• The data shows seasonality within a year (Monthly and quarterly). There are peaks around July and August, suggesting a possible correlation with events like weather incidents or increased energy usage during hotter months.
  • The Majority of outages occur on Weekdays with 78.8%. This could be due to increased commercial and industrial activity during the Weekdays.
  • The Majority of outage occurs in the Morning followed by Noon / Evening. This may correlate with peak energy usage times and suggests that infrastructure might be strained during these periods.
  • The average number of customers affected per year shows fluctuations with peaks in intervals. It is noticeable that it is in a decreasing trend which is positive.
  • The demand loss trend over the year shows the year with high demand loss is 2003.
  • The environmental factors are the most common, followed by operational failures and security incidents(Including “vandalism”) in contributing to the power outage.
  • It is noticeable that among the top 2 incidents namely “environmental factors” and “Security incidents” which include theft/vandalism, etc, the trend shows there is an increasing trend in security incidents from the past few years.
  • Environmental factors are by far the leading cause of outages, affecting over 88% of the customers, significantly more than other causes.
  • Similar to the customer's impact, environmental factors lead to the highest demand loss, with operational failures and "other/unknown" causes also contributing to the losses.
  • Cybersecurity issues lead to the longest average restoration times followed by environmental factors.
  • “California”, “Texas”, and “Washington” etc to name a few, are among the States that suffered the most power outages.
  • The “WECC” region has the highest count of outages, followed by RFC and SERC.
  • California, Texas, and Nevada are among the top states in terms of demand loss due to outages.
  • Texas, California, and Michigan are the top states with the highest number of customers affected by outages.
  • The Western Electricity Coordinating Council (WECC) has the highest number of emergency alerts, followed by SERC and TRE.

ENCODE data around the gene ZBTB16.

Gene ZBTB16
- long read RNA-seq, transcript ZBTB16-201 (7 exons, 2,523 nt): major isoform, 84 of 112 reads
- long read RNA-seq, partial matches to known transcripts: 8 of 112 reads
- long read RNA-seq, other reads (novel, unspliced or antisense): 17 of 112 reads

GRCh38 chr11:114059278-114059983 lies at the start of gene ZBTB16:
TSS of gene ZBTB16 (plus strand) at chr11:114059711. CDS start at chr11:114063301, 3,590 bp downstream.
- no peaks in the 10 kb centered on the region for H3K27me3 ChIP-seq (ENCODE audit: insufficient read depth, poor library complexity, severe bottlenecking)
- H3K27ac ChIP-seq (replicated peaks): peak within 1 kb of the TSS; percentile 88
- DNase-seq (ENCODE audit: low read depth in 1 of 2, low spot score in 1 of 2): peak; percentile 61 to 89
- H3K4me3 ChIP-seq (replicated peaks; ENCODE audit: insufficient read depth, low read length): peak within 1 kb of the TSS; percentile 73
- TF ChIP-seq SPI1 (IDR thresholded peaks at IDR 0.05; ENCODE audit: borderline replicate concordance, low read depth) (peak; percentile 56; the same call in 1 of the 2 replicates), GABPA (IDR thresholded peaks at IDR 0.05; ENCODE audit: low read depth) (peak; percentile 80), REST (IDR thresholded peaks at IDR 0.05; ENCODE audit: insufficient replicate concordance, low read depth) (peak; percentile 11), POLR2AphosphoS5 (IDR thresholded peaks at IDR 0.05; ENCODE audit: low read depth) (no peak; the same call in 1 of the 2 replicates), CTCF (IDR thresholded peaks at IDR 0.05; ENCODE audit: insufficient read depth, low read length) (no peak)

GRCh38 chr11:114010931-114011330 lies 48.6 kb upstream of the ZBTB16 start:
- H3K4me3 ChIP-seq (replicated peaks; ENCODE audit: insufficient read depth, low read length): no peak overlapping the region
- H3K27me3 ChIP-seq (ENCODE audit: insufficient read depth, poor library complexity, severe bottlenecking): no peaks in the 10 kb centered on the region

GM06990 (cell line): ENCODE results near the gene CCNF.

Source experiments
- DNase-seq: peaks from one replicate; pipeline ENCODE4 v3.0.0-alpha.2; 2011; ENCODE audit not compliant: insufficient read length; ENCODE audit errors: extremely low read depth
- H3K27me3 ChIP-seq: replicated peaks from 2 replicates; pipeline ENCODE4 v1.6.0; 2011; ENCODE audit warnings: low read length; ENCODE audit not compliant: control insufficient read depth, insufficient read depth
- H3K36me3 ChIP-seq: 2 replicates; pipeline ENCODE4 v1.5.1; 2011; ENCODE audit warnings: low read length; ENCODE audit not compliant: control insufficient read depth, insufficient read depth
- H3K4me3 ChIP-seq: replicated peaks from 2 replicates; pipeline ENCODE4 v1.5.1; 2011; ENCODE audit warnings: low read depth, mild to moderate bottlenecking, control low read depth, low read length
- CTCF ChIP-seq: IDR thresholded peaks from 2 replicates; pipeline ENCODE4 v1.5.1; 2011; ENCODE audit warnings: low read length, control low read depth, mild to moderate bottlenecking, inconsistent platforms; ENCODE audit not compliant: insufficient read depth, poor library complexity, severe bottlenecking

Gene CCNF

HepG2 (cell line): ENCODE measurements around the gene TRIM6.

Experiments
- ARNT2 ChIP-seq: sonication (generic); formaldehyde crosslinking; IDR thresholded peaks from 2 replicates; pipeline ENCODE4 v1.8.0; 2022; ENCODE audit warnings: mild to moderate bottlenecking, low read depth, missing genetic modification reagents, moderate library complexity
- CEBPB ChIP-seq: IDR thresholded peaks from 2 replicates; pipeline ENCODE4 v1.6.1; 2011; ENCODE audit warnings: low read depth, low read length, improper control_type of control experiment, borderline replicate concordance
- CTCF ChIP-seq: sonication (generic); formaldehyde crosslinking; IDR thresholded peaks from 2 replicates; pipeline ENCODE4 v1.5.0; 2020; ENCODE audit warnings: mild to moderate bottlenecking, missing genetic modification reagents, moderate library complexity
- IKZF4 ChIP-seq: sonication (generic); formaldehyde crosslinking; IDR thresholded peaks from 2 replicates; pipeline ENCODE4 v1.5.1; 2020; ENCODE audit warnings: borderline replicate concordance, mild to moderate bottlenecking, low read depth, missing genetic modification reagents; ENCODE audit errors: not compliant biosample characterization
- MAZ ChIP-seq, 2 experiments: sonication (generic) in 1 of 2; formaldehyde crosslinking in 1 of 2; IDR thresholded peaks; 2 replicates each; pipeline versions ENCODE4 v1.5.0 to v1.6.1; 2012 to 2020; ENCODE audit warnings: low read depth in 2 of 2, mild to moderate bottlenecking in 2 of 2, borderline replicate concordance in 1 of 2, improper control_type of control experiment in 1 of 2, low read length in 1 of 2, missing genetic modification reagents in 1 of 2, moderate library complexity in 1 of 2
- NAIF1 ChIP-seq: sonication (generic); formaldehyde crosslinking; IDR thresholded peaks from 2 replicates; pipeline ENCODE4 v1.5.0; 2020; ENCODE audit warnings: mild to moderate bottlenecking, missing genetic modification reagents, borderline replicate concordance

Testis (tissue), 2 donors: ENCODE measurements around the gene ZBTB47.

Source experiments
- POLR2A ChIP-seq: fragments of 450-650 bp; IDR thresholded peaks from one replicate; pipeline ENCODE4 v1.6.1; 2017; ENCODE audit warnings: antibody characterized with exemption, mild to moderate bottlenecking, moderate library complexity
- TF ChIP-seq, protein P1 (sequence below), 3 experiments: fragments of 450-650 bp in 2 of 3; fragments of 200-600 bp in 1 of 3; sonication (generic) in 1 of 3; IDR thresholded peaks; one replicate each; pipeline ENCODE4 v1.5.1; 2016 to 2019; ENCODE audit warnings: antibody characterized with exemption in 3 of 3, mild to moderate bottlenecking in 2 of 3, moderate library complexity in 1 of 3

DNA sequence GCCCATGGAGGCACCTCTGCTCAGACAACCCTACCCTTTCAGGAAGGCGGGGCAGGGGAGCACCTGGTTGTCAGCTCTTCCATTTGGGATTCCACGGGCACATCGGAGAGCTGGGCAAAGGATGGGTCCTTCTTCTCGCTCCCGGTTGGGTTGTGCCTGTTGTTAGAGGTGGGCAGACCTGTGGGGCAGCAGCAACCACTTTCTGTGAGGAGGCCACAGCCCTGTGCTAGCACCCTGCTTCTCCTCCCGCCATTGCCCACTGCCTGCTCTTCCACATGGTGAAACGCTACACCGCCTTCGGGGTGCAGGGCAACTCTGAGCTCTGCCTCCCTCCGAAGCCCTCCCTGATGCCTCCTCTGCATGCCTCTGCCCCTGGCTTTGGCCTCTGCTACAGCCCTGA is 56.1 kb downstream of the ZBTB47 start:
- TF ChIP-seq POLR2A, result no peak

• California leads with the highest number of emergency alerts, followed by Texas and Washington. The distribution suggests that some states are more prone to emergency events than others.
  • Environmental factors dominate emergency alert reporting, surpassing system operations, and Security Incidents.
  • The system reports and normal reports account for the majority of alerts, with less number of emergency alerts comparatively. Maybe the current system can handle issues sometimes without escalating to the emergency status.
  • Emergency reports lead to the longest average restoration times, which is consistent with the severity suggested by the emergency nature of the reports. It doesn’t cause just outage but also result in longer durations, amplifying their impact.

Business Suggestions (Actionable Insights):

  1. Prioritize infrastructure upgrades in high-outage areas, particularly focusing on weatherproofing, grid modernization (the increasing rise in trend in recent years may be due to the aging infrastructure), and incorporating smart grid technologies. With the data presented, seems like the grid is vulnerable to extreme weather events, which are becoming more frequent and severe with climate change.
  2. Develop state-specific strategies for areas like California and Texas, where the impact of outages is high in terms of customer numbers and demand loss.
  3. Integrate climate change impact assessments into planning phases to mitigate the trend of environmental-related outages.
  4. Invest in renewable energy sources to reduce the impact of outages.
  5. Strengthen the Cybersecurity infrastructure as it includes high restoration power and hence managing it beforehand would be great.
  6. Streamline the necessary emergency response processes so that it can reduce average restoration hours for emergency alerts.
  7. Invest in prediction analytics to anticipate potential outages and deploy necessary measures.

Conclusion (Personal Experience):

There was a lot of learning involved from data cleaning to visualization. This gave me a real-time project experience. I survived this and hope I will survive the data world too! I have spent countless hours working on the data cleaning process - especially restoration date and time, as well as NERC and Areas, affected by deciding how to split values, what to consider for analysis, etc. There might for sure be a way to get through these challenges a bit easier, but with the skillset I have, I decided to take up this challenge and survive! With further projects, I’m sure I will find ways to optimize the process!